Introduction: The use of metal esophageal stents for the treatment of malignant dysphagia is an important advance because of their ease of delivery and their self-expandable property. Obstruction due to tumor overgrowth (TO) is a recognized complication. We report 23 patients with esophageal cancer and stents who developed dysphagia and obstruction not related to tumor overgrowth, but due to non-malignant tissue growth caused by the stent. AIM: To retrospectively assess the frequency of non-malignant obstruction (NMO) in patients with metal stents and esophageal cancer. Methods: Patients from the ASGE database at Georgetown University Medical Center with esophageal cancer and metal stents were reviewed. Results: A total of 82 patients from October of 1993 to October of 1997 were included. Four types of metal stents were used (Ultraflex, Z stent, Wallstent, In-stent). Forty-nine (60%) stent obstructions were reported, of which 26(31%) were due to TO and 23(28%) were not associated to malignancy. Histology analysis of the NMO was reported as granulation tissue (57%), reactive hyperplasia (21.5%) and fibrosis (21.5%) Some characteristics of the population with obstruction are given below: CHARACTERISTICS NMO (%) TO (%) Males 65 68 Females 35 32 Squamous cell carcinoma 69 74 Adenocarcinoma 31 26 Previous Radiotherapy 78 73 Previous Chemotherapy 78 69 Both 60 64 Proximal stent obstruction 70 63 Distal stent obstruction 30 37 Conclusions: Non malignant obstruction is a common though infrequently reported complication after placement of metal stents for esophageal cancer. No specific characteristic of the stent, or prior treatment seems to be related with the obstruction of the stent in both populations, NMO and TO. A better stent not causing this tissue reaction must be developed.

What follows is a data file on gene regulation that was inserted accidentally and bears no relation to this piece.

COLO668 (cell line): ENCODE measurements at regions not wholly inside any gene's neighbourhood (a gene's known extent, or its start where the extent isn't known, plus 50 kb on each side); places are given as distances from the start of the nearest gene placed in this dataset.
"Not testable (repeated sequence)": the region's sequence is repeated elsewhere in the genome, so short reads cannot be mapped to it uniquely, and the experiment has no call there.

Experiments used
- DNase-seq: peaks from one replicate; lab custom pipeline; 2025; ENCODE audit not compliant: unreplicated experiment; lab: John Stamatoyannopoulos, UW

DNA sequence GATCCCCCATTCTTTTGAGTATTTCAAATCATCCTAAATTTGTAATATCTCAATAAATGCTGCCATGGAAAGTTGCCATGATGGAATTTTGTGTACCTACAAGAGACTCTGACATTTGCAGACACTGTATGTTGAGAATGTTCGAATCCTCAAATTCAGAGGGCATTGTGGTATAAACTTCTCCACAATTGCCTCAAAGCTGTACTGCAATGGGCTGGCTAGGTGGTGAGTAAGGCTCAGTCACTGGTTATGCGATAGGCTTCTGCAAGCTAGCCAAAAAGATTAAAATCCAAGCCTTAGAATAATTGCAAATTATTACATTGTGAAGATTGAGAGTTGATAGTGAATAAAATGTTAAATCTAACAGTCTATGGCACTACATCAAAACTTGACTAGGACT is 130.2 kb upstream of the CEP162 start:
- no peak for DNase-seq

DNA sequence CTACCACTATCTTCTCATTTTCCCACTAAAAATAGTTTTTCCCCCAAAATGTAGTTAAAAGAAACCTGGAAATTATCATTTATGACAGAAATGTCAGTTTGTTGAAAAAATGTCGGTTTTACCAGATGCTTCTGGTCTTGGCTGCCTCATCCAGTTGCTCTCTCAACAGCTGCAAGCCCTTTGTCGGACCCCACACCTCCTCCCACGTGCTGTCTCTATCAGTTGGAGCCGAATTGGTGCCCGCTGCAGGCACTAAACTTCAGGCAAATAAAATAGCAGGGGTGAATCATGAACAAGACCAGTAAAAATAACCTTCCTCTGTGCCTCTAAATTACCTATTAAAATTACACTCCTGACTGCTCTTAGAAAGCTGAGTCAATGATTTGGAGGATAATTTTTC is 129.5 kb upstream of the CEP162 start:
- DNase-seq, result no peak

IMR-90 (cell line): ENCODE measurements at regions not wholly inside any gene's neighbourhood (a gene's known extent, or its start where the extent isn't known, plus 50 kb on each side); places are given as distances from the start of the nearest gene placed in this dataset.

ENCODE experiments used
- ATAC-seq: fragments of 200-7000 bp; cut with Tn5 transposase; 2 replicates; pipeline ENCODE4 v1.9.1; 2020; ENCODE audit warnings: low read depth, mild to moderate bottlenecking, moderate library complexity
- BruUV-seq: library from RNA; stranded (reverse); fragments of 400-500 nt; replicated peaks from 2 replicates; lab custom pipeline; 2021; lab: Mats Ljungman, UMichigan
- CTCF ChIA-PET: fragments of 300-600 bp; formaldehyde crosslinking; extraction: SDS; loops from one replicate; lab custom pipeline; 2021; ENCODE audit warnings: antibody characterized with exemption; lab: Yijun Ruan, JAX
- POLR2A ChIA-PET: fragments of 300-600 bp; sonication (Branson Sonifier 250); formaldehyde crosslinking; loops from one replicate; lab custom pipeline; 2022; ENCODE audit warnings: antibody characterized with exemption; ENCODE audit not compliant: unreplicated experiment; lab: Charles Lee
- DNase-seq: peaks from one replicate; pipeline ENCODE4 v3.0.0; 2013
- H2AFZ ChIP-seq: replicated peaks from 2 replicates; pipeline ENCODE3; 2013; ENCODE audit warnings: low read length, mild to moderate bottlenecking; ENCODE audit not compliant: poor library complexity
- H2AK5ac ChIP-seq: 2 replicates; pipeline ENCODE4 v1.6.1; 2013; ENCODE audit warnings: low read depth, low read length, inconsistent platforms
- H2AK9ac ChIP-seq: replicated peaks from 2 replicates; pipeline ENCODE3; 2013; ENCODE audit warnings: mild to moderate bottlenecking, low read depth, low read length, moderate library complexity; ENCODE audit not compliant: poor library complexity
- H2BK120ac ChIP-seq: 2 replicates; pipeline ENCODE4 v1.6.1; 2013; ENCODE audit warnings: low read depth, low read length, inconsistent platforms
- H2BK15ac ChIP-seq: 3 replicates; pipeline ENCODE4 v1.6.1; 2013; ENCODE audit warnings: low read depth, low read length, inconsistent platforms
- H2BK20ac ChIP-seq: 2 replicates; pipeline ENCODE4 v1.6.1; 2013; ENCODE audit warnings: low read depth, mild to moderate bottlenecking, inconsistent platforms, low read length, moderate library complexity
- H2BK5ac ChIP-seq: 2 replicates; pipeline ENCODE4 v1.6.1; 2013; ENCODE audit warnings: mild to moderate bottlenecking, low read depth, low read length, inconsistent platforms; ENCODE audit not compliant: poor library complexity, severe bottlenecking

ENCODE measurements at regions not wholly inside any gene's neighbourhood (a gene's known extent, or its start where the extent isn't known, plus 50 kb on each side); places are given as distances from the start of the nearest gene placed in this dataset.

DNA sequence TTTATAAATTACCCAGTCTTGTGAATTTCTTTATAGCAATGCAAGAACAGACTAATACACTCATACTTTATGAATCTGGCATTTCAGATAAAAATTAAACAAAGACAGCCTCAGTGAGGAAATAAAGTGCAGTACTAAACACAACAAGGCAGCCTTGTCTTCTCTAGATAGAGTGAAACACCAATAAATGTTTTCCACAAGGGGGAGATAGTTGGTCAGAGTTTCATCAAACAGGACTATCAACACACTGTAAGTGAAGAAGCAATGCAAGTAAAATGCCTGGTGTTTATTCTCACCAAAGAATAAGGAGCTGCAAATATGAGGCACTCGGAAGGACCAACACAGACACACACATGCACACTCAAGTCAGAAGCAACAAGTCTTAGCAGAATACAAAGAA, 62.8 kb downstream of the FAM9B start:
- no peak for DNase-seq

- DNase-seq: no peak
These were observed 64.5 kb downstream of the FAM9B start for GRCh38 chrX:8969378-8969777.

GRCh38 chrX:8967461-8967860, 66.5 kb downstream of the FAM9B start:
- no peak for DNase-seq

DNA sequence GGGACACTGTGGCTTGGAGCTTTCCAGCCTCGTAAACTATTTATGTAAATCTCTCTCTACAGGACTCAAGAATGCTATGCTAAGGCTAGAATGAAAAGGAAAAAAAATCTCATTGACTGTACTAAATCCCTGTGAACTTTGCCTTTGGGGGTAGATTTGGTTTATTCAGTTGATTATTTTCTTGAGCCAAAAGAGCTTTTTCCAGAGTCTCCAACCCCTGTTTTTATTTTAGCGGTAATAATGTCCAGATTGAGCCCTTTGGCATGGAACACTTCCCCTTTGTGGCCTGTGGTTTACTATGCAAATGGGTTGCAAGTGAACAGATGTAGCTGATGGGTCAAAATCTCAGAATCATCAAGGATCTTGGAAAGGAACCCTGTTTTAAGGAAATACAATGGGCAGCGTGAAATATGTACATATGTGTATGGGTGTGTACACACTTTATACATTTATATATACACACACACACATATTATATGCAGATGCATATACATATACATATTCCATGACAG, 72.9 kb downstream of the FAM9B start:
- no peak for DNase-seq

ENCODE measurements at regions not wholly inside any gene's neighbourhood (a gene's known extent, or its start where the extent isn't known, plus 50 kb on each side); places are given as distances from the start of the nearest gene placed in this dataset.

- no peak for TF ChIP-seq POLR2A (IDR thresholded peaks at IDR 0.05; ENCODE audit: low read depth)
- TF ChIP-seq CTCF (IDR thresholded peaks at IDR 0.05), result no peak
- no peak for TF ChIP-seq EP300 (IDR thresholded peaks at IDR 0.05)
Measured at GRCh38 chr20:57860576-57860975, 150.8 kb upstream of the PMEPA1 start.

|Original language||English (US)|
|State||Published - Dec 1 1998|
ASJC Scopus subject areas
- Radiology Nuclear Medicine and imaging